S. Korea beats N. Korea in team table tennis
South Korea beat North Korea 3-1 in the opening round of the men's table tennis team event Saturday at the London Olympics.
South Korea's Joo Sae-hyuk, Oh Sang-eun and Ryu Seung-min were the winners over North Korea's Kim Hyok-bong, Jang song-man and Kim Song-nam. South Korea now faces Portugal in the quarterfinals on Sunday.
Olympic table tennis team matches are played in a best-of-five format. The first two games are singles, the third is doubles and the final two, if necessary, are also singles. Each country carries three players.
Each individual contest is also a best-of-five affair.
This was the second inter-Korean clash in table tennis match in London. On Monday, North Korea's Kim Hyok-bong upset South Korea's Joo Sae-hyuk, ranked No. 10 in the world, to open the individual competition.
In Saturday's team clash, the two Koreas split the first two singles. After South Korea took the doubles match, Ryu, the 2004 Olympic singles champion, and Oh beat Kim Song-nam and Jang from North Korea in four games.
For the fourth match, Ryu took on the North's Kim Hyok-bong in singles. Their contest went the distance, and Ryu handily took the fifth game 11-3 to clinch the victory for South Korea.
Kim Hyok-bong blanked Oh 3-0 to open the inter-Korean showdown, but Joo evened the match score by also blanking Jang 3-0 in the second singles.
The all-Korea affair was the longest of the four team matches played Saturday, lasting just under two and a half hours.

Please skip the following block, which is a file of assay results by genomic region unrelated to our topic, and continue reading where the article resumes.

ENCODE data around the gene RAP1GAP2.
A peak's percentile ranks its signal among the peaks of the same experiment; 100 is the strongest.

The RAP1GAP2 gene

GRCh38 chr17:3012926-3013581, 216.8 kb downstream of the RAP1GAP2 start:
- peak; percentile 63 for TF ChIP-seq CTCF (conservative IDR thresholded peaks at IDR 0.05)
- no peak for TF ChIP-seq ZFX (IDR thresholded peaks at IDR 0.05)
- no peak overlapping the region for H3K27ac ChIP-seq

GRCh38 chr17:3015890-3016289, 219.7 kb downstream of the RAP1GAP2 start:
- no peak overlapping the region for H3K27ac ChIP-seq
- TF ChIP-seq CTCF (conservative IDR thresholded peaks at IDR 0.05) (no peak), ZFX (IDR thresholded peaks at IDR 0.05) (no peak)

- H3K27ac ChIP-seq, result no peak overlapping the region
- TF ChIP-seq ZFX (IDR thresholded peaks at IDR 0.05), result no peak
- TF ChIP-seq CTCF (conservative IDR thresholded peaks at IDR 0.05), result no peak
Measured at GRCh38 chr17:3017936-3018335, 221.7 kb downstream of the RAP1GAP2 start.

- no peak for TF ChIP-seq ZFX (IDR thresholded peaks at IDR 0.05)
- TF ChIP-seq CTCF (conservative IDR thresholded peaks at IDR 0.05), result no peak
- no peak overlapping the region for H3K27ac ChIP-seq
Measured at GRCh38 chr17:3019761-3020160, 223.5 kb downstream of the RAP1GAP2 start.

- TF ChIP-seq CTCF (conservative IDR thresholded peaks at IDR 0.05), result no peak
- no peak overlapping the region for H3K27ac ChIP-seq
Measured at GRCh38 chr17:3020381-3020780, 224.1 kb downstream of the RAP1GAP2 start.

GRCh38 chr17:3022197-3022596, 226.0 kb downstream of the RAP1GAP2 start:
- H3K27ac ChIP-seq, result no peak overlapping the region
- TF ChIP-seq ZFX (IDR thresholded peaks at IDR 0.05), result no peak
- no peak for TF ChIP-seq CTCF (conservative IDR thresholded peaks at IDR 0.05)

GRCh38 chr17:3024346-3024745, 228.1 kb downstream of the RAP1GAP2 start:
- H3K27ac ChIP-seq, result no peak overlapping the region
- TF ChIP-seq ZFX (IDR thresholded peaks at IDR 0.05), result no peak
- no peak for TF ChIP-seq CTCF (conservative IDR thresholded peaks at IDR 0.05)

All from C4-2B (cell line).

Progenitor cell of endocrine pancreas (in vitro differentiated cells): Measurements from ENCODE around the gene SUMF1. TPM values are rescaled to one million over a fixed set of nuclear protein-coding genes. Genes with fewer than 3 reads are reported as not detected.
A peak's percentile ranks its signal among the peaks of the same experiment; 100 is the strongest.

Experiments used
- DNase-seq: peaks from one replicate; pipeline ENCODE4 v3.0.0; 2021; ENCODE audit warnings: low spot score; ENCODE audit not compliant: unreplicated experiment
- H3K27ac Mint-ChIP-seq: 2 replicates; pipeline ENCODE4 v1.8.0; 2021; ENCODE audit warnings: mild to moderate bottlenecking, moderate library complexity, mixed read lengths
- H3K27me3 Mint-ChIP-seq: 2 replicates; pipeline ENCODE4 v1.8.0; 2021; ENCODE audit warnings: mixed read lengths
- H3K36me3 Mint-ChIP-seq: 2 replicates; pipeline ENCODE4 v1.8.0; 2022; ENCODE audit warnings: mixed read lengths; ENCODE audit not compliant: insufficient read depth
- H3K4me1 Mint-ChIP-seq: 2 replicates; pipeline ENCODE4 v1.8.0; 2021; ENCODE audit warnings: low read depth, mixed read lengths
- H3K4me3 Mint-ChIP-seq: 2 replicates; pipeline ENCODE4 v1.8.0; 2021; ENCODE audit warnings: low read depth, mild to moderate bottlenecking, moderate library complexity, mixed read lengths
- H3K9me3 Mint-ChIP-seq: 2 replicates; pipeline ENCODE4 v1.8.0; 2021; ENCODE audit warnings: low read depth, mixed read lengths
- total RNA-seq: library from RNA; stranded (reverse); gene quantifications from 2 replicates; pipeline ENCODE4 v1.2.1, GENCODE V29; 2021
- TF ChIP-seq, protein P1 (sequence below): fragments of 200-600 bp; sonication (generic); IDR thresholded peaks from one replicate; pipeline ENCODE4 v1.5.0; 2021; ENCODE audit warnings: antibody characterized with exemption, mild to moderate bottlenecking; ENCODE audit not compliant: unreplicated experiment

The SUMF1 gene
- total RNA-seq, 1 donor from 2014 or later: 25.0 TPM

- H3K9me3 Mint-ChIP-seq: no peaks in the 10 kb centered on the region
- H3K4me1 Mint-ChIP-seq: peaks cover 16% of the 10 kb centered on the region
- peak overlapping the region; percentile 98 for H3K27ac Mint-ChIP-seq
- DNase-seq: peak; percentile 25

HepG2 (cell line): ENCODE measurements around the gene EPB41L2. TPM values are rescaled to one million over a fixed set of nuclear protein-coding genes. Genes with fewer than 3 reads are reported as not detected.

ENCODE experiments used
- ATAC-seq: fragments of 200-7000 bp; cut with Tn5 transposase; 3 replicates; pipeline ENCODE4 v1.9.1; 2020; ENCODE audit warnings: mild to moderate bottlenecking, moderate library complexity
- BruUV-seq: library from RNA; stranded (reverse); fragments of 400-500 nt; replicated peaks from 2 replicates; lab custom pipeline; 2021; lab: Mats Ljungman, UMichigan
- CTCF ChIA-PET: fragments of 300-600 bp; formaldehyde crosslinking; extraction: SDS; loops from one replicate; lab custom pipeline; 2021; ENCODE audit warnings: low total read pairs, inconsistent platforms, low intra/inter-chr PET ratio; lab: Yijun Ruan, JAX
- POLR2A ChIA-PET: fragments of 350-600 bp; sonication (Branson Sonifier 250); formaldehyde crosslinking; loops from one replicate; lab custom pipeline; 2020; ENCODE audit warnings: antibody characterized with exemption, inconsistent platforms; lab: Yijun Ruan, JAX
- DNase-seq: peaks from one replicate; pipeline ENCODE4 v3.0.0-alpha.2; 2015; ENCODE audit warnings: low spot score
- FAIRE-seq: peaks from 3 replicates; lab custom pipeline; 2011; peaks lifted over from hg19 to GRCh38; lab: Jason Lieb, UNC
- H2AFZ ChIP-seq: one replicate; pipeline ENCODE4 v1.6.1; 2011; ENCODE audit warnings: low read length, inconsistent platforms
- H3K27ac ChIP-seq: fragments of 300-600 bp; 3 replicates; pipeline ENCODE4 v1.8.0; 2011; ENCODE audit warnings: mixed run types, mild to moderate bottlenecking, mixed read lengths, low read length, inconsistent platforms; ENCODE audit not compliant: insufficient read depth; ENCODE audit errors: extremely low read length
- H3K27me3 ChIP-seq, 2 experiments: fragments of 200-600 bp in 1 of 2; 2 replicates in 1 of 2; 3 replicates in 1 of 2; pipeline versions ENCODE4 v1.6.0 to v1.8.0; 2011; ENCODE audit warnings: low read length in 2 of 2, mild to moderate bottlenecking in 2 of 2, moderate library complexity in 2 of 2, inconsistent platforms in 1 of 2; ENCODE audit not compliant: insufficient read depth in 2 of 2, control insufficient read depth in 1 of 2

South Korea features three top-20-ranked players, with Joo at No. 10. For North Korea, Jang is the top-ranked player at No. 59, with Kim Hyok-bong at 77th and Kim Song-nam at 181st.
Joo, his defeat to Kim Hyok-bong still fresh in his mind, said he was nervous because of the North Koreans' improved play.
"I wanted to get my revenge for the singles loss, but when Oh lost his singles match to start today, I grew even more tense," Joo said. "North Koreans are better than we'd expected. This was not an easy one for us."
Joo explained that North Korean players of the past relied on brute strength and endurance, but the current players have developed considerable skills around the net.
Ryu said he too was surprised how well Kim Hyok-bong has been playing in London so far. These two played doubles together last November in an exhibition event called Peace and Sport Cup, organized by the International Table Tennis Federation.
"Hyok-bong was on a roll, having beaten two of my teammates (Joo in individual singles earlier and Oh earlier Saturday)," Ryu said. "But I knew our players had more international experience and that we could beat them if we just played our game."
Both Joo and Ryu said they exchanged small talk with North Korean players before the match, but in Joo's words, "It's not like what it used to be." Ryu admitted that playing North Koreans can put extra burden on South Koreans but added, "We can overcome that with our play on the court."
The Koreas competed as one nation at the 1991 World Table Tennis Championships in Japan and won the women's team title. But with inter-Korean ties having deteriorated in recent years, sports exchange between the countries has virtually stopped. They marched in under a unified Korean flag at the opening ceremonies for the 2000 and 2004 Summer Olympics, but haven't organized a joint march since.
At the London Olympics, South Korea has 245 athletes competing in 22 sports, while North Korea has 56 in 11 sports. Through Friday, South Korea ranked third in the gold medal tally with nine, and North Korea, powered by weightlifters, was eighth with four gold medals. (LONDON=Yonhap)